Then Ishiguro wrote the novel on that concept, didn’t he?
Yes, he did… In 2017, the Swedish Academy awarded Ishiguro the Nobel Prize in Literature, describing him in its citation as a writer “who, in novels of great emotional force, has uncovered the abyss beneath our illusory sense of connection with the world”.
I see… Quite interesting!… But I don’t like the idea that our humans take advantage of clones simply as organ doners, who would die young as if they were thrown out as used-up batteries.
I know what you mean, Diane… It’s kinda dystopia in terms of a clone’s point of view, isn’t it?
Clones such as Kathy, Ruth and Tommy in the movie are just like you and me… They’re all humans, right? The only difference is, clones come from not the womb but a glass tube in a laboratory.
You’re telling me, Diane.
Is there a better way to get an organ without sacrificing clones?
Yes, there is.
Indeed, there is a better way to get an organ without sacrificing clones… Sir John Bertrand Gurdon is a British biologist… Specialty is developmental biology.
What did he do?
He is best known for his pioneering research in nuclear transplantation and cloning… Using this cloning technolgy he made clones of a frog… This research has led to the idea that mature cells can be converted to stem cells.
What are stem cells?
Stem cells are cells that can differentiate into other types of cells, and can also divide in self-renewal to produce more of the same type of stem cells.
How come they’re so great?
Well…, making use of Gurdon’s cloning technology, Shinya Yamanaka (a Japanese reseacher) made iPS cells, which can propagate indefinitely, as well as give rise to every other cell type in the body such as neurons, heart, pancreatic and liver cells… In a nutshell, they would be used to replace organs damaged.
So, we humans don’t have to make clones for the sake of organ transplant, do we?
No, we don’t have to… In 2012, John Bertrand Gurdon and Shinya Yamanaka were awarded the Nobel Prize for Physiology or Medicine for this discovery.
How marvellous it is!
So much for cloning technology.
Now talking about musical instruments, I’ll show here an unusual musical organ.
You also have this particular musical organ.
You might as well play it by yourself.
Now see the performance by this particular musical organ.
In any road, I expect Kato will write another interesting article soon.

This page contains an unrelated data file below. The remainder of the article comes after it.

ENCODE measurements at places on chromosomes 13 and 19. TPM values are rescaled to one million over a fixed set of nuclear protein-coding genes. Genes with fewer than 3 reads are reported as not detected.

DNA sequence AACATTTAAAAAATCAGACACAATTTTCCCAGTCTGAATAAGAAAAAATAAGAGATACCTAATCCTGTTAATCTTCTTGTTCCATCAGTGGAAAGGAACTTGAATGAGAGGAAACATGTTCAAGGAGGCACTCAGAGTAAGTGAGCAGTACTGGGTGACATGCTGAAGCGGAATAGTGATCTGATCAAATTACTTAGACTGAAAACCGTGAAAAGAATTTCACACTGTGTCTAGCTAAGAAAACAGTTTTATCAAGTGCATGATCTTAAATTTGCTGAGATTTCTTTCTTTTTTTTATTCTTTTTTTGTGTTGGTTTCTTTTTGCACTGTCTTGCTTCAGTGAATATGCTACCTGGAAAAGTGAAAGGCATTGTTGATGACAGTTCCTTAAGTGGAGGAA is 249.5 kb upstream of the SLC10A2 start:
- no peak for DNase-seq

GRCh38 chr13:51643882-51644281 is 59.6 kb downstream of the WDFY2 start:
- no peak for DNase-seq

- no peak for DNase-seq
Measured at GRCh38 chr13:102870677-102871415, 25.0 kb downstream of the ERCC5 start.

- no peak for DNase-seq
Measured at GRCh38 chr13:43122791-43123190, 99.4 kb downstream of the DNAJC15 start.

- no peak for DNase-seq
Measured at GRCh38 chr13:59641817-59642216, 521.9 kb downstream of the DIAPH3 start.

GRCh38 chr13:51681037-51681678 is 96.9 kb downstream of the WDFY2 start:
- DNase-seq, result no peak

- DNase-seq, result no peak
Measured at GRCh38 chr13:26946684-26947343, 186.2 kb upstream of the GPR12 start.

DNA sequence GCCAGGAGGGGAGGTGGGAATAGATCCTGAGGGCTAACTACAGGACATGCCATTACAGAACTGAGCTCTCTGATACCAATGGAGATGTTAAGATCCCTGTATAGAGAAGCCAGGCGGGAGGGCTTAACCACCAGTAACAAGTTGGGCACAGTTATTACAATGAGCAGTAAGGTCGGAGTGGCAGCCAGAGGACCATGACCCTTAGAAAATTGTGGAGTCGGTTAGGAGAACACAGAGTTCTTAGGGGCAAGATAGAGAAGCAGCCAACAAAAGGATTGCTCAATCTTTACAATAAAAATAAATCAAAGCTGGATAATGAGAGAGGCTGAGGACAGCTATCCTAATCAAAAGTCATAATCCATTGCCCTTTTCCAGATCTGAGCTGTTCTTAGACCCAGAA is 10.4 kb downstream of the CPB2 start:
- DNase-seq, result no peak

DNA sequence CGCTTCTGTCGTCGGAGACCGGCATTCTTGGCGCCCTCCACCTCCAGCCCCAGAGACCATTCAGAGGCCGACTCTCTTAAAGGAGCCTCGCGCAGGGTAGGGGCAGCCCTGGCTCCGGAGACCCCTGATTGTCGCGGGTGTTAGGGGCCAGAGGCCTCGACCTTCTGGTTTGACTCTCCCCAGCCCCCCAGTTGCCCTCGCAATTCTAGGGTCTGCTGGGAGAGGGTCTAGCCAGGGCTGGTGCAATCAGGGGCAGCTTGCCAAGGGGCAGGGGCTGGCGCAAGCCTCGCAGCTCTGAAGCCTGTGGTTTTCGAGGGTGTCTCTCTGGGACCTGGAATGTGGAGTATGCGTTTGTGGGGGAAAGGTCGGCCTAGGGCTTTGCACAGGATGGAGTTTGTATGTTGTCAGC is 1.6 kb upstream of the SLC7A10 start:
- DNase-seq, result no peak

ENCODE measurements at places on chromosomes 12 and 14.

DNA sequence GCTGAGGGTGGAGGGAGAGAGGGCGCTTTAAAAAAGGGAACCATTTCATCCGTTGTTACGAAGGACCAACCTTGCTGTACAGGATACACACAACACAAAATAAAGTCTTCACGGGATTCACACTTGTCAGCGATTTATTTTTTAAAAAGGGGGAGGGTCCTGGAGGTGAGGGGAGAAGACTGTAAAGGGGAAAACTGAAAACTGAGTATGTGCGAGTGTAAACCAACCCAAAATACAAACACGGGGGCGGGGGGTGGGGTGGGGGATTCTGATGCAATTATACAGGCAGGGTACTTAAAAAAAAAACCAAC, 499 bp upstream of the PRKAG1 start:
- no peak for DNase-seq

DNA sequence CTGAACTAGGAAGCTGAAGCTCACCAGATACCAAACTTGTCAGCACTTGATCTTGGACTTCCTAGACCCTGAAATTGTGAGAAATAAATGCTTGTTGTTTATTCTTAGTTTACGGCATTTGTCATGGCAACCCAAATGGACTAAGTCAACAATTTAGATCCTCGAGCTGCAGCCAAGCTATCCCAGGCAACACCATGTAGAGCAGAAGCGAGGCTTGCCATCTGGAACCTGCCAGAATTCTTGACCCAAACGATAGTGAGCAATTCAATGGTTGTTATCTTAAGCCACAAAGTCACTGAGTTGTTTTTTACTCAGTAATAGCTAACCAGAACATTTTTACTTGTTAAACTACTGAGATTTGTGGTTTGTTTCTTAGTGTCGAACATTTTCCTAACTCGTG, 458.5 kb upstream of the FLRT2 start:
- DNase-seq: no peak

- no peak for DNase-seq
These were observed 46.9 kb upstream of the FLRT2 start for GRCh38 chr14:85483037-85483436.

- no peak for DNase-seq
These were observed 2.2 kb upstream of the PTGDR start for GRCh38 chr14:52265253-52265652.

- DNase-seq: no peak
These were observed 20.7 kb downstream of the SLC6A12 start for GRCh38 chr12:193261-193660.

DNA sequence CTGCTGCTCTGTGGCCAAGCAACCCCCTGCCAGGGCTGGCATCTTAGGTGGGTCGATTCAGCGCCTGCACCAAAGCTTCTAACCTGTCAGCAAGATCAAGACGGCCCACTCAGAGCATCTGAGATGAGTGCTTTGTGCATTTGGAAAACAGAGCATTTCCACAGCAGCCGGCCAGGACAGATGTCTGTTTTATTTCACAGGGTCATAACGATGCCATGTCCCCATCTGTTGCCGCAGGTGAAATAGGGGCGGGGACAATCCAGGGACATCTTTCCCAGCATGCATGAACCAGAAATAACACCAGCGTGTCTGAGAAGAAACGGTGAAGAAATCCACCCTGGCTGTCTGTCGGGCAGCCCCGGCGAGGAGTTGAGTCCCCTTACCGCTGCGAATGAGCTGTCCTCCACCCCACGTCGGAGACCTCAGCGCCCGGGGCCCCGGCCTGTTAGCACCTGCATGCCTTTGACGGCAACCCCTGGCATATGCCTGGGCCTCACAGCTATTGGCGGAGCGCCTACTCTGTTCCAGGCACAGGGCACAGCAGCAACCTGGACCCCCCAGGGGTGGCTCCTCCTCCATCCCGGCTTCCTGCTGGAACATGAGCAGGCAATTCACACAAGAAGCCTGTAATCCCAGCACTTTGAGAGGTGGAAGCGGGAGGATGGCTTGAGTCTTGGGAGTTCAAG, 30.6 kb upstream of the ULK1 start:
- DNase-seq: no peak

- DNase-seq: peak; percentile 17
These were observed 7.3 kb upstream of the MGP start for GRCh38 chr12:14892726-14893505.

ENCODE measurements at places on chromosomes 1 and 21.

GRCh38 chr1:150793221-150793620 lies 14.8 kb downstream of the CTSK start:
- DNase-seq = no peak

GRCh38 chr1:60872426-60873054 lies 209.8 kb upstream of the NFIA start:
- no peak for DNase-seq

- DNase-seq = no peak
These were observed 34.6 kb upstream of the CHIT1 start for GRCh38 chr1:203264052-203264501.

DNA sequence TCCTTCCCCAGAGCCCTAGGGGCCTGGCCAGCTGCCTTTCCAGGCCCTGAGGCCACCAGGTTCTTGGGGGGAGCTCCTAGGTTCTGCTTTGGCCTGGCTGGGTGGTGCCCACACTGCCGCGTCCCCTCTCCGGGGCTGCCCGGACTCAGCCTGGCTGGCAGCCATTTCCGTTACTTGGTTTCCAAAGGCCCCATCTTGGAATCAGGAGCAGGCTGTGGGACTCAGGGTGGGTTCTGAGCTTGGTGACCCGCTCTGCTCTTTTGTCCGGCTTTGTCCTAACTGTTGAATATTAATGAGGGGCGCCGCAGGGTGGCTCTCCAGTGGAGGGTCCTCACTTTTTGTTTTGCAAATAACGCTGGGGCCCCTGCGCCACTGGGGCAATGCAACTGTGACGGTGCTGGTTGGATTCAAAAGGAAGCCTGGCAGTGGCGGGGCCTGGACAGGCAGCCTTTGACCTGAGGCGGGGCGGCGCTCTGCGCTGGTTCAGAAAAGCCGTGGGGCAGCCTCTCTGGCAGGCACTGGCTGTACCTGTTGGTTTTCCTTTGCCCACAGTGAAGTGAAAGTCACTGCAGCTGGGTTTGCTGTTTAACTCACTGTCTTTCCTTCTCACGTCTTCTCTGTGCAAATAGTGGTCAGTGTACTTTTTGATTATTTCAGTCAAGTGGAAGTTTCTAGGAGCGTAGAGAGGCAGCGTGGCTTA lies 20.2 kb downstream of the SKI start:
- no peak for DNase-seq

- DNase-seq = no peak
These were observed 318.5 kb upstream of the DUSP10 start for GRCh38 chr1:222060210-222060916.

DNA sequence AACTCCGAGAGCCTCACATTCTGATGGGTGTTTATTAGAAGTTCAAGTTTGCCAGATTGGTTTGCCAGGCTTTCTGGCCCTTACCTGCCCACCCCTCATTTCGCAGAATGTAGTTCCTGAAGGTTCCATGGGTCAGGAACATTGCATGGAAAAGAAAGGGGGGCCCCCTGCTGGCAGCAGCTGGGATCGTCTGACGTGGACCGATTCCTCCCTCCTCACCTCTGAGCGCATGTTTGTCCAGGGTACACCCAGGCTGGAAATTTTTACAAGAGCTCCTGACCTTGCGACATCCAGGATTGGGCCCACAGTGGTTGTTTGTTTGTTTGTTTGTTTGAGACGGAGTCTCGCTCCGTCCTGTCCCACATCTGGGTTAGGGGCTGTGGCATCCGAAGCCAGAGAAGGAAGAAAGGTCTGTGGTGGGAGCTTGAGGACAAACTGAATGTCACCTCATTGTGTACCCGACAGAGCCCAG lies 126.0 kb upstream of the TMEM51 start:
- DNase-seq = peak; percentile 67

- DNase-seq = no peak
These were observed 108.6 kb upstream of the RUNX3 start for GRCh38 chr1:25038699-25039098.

So please come back to see me.
Have a nice day!
Bye bye …
If you’ve got some time,
Please read one of the following artciles:
■Happy Gal in Canada
■Roof of Vancouver
■Better Off Without Senate
■Trump @ Vancouver
■Otter & Trump
■Fiddler on the Roof
■Flesh and Bone
■Romeo & Juliet
■Trump @ Joke
■Halloween in Shibuya
■Happy New Year!
■Life or Death
■Way to Millionaire
■Eight the Dog
■Climate of Doubt
■Glory of Death
■Hitler and Trump
■2018 BC Ballot
■Bach Collegium Japan
Hi, I’m June Adams.
Kato is a real movie lover, who tries to watch 1001 movies.
As a matter of fact, he has already accomplished his goal.
Kato watched “The Arabian Nights” or “One Thousand and One Nights” as his 1001th movie.
You might just as well want to view it.
The stories in “the Arabian Nights” were collected over many centuries by various authors, translators, and scholars across West, Central, and South Asia and North Africa.
The tales themselves trace their roots back to ancient and medieval Arabic, Persian, Indian, Egyptian and Mesopotamian folklore and literature.
In particular, many tales were originally folk stories from the Caliphate era, while others, especially the frame story, are most probably drawn from the Pahlavi Persian work Hazār Afsān which in turn relied partly on Indian elements.
What is common throughout all the editions of the Nights is the initial frame story of the ruler Shahryār and his wife Scheherazade and the framing device incorporated throughout the tales themselves.
The stories proceed from this original tale.
Some are framed within other tales, while others begin and end of their own accord.
Some editions contain only a few hundred nights, while others include 1,001 or more.
■『軽井沢タリアセン夫人 – 小百合物語』